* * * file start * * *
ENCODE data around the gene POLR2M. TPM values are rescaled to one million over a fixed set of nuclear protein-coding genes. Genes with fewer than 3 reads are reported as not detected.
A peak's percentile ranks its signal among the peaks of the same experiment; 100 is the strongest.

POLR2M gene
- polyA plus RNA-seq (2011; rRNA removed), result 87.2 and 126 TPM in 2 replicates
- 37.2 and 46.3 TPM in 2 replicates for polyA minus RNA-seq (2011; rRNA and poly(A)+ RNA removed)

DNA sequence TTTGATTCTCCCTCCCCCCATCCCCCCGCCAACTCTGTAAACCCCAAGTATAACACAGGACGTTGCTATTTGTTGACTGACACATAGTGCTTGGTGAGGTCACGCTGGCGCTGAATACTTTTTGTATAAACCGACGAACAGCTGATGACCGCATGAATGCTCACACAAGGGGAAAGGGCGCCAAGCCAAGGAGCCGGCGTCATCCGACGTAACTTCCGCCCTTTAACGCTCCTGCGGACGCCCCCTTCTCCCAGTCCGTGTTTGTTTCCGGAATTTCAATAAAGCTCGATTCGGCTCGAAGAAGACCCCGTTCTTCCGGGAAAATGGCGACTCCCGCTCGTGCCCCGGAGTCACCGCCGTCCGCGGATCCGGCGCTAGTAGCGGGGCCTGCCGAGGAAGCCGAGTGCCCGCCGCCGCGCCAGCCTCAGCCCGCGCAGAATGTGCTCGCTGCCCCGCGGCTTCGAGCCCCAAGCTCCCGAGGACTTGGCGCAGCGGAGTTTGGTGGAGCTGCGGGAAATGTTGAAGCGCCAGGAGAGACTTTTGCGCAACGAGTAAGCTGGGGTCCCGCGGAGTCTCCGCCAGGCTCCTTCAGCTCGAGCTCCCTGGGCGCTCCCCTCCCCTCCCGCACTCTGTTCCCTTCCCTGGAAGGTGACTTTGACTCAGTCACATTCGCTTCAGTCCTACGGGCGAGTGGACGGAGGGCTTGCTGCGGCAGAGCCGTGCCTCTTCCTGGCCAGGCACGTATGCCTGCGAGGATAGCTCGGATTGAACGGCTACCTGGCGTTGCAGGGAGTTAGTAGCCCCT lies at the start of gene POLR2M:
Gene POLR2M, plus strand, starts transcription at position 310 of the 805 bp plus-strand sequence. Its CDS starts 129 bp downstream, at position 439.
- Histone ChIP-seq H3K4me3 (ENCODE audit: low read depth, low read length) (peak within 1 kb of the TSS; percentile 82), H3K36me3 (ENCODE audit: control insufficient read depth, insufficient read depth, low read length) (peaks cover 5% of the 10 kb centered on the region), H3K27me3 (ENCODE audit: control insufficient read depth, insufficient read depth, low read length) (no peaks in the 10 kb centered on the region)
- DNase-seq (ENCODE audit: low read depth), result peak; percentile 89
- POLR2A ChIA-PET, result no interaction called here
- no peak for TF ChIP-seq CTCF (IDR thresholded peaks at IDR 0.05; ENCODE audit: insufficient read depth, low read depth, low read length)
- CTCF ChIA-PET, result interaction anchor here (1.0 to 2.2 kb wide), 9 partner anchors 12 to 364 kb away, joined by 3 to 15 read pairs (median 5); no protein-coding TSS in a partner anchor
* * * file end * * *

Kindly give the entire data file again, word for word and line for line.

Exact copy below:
ENCODE data around the gene POLR2M. TPM values are rescaled to one million over a fixed set of nuclear protein-coding genes. Genes with fewer than 3 reads are reported as not detected.
A peak's percentile ranks its signal among the peaks of the same experiment; 100 is the strongest.

POLR2M gene
- polyA plus RNA-seq (2011; rRNA removed), result 87.2 and 126 TPM in 2 replicates
- 37.2 and 46.3 TPM in 2 replicates for polyA minus RNA-seq (2011; rRNA and poly(A)+ RNA removed)

DNA sequence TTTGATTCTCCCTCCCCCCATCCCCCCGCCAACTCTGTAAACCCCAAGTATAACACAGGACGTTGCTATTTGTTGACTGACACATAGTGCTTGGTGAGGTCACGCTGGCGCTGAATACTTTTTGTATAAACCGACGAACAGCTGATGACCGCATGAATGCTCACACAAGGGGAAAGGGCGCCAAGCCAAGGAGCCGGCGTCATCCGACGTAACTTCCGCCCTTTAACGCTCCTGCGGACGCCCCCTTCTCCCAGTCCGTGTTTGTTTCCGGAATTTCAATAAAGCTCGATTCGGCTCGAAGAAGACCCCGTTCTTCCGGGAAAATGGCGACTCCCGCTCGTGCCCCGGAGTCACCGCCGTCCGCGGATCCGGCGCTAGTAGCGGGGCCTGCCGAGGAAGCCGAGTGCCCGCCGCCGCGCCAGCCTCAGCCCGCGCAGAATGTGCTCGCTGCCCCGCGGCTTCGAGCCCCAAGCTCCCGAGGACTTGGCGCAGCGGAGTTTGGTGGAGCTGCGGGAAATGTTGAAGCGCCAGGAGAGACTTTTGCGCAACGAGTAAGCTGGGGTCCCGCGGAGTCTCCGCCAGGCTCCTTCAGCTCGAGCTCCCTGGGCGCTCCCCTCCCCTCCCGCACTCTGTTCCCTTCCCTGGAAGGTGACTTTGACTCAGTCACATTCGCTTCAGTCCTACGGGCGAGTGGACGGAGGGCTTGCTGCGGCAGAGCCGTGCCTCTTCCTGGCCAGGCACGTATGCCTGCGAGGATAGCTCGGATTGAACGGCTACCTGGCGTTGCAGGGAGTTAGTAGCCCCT lies at the start of gene POLR2M:
Gene POLR2M, plus strand, starts transcription at position 310 of the 805 bp plus-strand sequence. Its CDS starts 129 bp downstream, at position 439.
- Histone ChIP-seq H3K4me3 (ENCODE audit: low read depth, low read length) (peak within 1 kb of the TSS; percentile 82), H3K36me3 (ENCODE audit: control insufficient read depth, insufficient read depth, low read length) (peaks cover 5% of the 10 kb centered on the region), H3K27me3 (ENCODE audit: control insufficient read depth, insufficient read depth, low read length) (no peaks in the 10 kb centered on the region)
- DNase-seq (ENCODE audit: low read depth), result peak; percentile 89
- POLR2A ChIA-PET, result no interaction called here
- no peak for TF ChIP-seq CTCF (IDR thresholded peaks at IDR 0.05; ENCODE audit: insufficient read depth, low read depth, low read length)
- CTCF ChIA-PET, result interaction anchor here (1.0 to 2.2 kb wide), 9 partner anchors 12 to 364 kb away, joined by 3 to 15 read pairs (median 5); no protein-coding TSS in a partner anchor